That same month, ARPC technology experts launched a new personnel website called virtual Personnel Center for the Guard and Reserve. Steadily through the years, vPC-GR evolved and is now a benchmark for personnel delivery service and efficiency for the Air Force.

In 2009, officials from the Air Force Personnel Center at Randolph AFB, Texas and ARPC created the Total Force Service Center by collaborating on a single toll-free number which provided all Air Force personnel including active duty, Air National Guard, Air Force Reserve, civilian and retired members with seamless access to personnel services. While ARPC customer representatives and the Reserve Component have used this toll-free number since 1970, it was a new phone number for AFPC and their customers.

While all of these changes took place, a Base Realignment and Closure Commission recommended relocating ARPC's processing functions to AFPC and relocating ARPC's IMA management functions to RMG.

ARPC leadership quickly formulated a strategy to show the commission that ARPC was better suited to perform their mission than AFPC. As a result, the commission voted in August 2005 against the proposal to realign ARPC at Randolph AFB. Instead, commissioners voted to relocate ARPC to Buckley AFB, Colo.

The construction of the new building took about two years and on Aug. 1, 2011, ARPC moved into its new home.

In early 2013, as part of the Air Force Reserve Human Capital Transformation initiative, personnel workload from AFRC and RMG began transitioning to ARPC using a phased approach. Completion date is targeted for Sept. 30, 2014.

This initiative included the standup of Headquarters, Individual Reservist Readiness and Integration Organization Feb. 1, 2014. RIO will assume a major portion of the workload currently managed by RMG. Once the transition is complete, RMG will be deactivated and ARPC will come full circle since its creation with managing IMAs.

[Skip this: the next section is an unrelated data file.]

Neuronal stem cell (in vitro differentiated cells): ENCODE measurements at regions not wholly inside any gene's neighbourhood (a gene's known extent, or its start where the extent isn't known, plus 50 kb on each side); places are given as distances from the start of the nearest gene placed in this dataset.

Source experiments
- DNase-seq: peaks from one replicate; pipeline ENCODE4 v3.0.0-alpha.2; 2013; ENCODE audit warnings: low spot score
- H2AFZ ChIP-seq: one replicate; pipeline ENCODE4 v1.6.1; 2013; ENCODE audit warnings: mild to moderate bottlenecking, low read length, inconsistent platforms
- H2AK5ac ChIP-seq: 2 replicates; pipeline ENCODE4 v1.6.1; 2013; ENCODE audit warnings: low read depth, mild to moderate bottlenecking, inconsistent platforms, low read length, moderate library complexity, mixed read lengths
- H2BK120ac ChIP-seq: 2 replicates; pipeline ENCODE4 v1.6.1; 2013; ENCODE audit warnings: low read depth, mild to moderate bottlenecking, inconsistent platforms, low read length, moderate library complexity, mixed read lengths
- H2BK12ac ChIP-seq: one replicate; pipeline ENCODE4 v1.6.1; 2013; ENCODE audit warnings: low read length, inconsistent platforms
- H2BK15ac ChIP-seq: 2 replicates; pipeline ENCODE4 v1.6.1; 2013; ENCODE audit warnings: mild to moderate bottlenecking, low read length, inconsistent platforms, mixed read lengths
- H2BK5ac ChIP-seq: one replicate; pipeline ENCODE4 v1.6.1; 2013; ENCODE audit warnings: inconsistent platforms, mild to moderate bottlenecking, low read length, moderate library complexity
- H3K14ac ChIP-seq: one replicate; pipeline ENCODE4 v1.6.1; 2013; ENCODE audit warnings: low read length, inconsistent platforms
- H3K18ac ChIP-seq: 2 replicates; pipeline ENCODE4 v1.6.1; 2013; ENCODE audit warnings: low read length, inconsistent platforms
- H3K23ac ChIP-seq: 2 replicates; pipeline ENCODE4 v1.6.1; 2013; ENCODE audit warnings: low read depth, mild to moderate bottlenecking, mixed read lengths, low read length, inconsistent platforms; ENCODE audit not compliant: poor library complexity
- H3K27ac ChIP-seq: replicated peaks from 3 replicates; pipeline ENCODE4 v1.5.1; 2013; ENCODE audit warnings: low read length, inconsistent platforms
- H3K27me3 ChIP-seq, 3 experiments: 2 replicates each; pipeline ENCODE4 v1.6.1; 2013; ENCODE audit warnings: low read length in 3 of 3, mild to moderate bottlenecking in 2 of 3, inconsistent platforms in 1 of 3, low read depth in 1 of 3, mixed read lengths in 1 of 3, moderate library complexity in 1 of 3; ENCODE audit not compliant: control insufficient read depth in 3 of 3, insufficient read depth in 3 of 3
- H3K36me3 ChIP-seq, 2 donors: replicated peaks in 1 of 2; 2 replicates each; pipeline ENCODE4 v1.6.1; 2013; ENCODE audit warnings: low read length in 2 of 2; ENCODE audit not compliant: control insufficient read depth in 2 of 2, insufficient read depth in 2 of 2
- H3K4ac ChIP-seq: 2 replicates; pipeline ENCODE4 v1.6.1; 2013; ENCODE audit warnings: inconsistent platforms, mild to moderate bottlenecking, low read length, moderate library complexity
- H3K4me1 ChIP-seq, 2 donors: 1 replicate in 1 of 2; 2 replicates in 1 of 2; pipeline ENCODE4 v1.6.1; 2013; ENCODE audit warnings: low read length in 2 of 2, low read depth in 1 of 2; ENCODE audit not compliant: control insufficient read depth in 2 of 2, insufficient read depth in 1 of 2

For six decades, the people of ARPC have served the nation faithfully and well. The future may be uncertain, but one thing is sure...ARPC members have been serving generations of Airmen since 1954; with pride, honor, and strength.

Editor's Note: Lt. Col. Belinda Petersen and Master Sgt. Christian Michael, ARPC Public Affairs, contributed to this article.

Parker takes command of 914th Airlift Wing

3/2/2014 - NIAGARA FALLS AIR RESERVE STATION, N.Y. -- Col. Steven B. Parker assumed command of the 914th Airlift Wing today from Col. Walter Gordon, who retires after 30 years of military service.

Parker most recently served as commander of the 340th Flying Training Group, Joint Base San Antonio-Randolph, Texas, where he was directly responsible for the overall success of the Reserve Associate Instructor Program. He is a graduate of the Air Force Academy and a command pilot with more than 3,600 flying hours in fighter and trainer aircraft including combat missions in Operation Southern Watch.

Following the assumption of command ceremony, the wing recognized Gordon in a retirement ceremony to celebrate a 30 year distinguished career that began with the 107th Fighter Interceptor group in 1982, and culminated with his service as vice commander and commander of the 914th AW. During his short time as commander, Gordon led the wing during the government shutdown of October 2013, the successful disassociation from the 107th Airlift Wing and the deployment of more than 100 troops to Southwest Asia in support of Operation Enduring Freedom.